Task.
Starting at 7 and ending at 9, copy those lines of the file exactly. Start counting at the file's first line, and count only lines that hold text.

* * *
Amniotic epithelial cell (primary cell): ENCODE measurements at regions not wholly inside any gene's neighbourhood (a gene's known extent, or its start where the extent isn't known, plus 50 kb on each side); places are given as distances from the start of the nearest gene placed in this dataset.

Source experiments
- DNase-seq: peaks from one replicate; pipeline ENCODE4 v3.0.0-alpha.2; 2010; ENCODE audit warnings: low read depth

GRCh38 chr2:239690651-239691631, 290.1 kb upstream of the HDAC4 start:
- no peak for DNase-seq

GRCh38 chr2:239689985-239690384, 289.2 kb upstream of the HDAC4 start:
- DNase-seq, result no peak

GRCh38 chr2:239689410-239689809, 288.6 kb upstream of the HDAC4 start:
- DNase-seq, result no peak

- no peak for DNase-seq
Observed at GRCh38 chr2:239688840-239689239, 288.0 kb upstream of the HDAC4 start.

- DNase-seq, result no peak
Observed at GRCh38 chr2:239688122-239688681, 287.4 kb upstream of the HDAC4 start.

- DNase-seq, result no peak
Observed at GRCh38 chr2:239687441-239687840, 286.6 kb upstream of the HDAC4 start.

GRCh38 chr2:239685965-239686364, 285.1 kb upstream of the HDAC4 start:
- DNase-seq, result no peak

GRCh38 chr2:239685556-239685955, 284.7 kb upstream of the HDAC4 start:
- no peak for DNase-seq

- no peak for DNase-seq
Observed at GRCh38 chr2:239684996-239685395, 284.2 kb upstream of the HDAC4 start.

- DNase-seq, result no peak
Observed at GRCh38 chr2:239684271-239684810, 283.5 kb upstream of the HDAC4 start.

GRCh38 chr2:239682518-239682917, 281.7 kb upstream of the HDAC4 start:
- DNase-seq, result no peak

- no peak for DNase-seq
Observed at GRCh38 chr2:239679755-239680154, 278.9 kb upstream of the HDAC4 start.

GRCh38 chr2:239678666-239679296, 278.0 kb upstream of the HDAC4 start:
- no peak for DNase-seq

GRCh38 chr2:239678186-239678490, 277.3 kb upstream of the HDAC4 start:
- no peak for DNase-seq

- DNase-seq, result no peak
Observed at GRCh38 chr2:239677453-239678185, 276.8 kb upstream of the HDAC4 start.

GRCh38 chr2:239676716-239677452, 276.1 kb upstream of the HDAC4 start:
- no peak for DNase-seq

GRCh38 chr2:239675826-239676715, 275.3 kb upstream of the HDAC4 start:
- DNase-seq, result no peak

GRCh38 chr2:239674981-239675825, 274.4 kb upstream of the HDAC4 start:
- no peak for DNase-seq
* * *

- DNase-seq, result no peak

GRCh38 chr2:239689410-239689809, 288.6 kb upstream of the HDAC4 start:
- DNase-seq, result no peak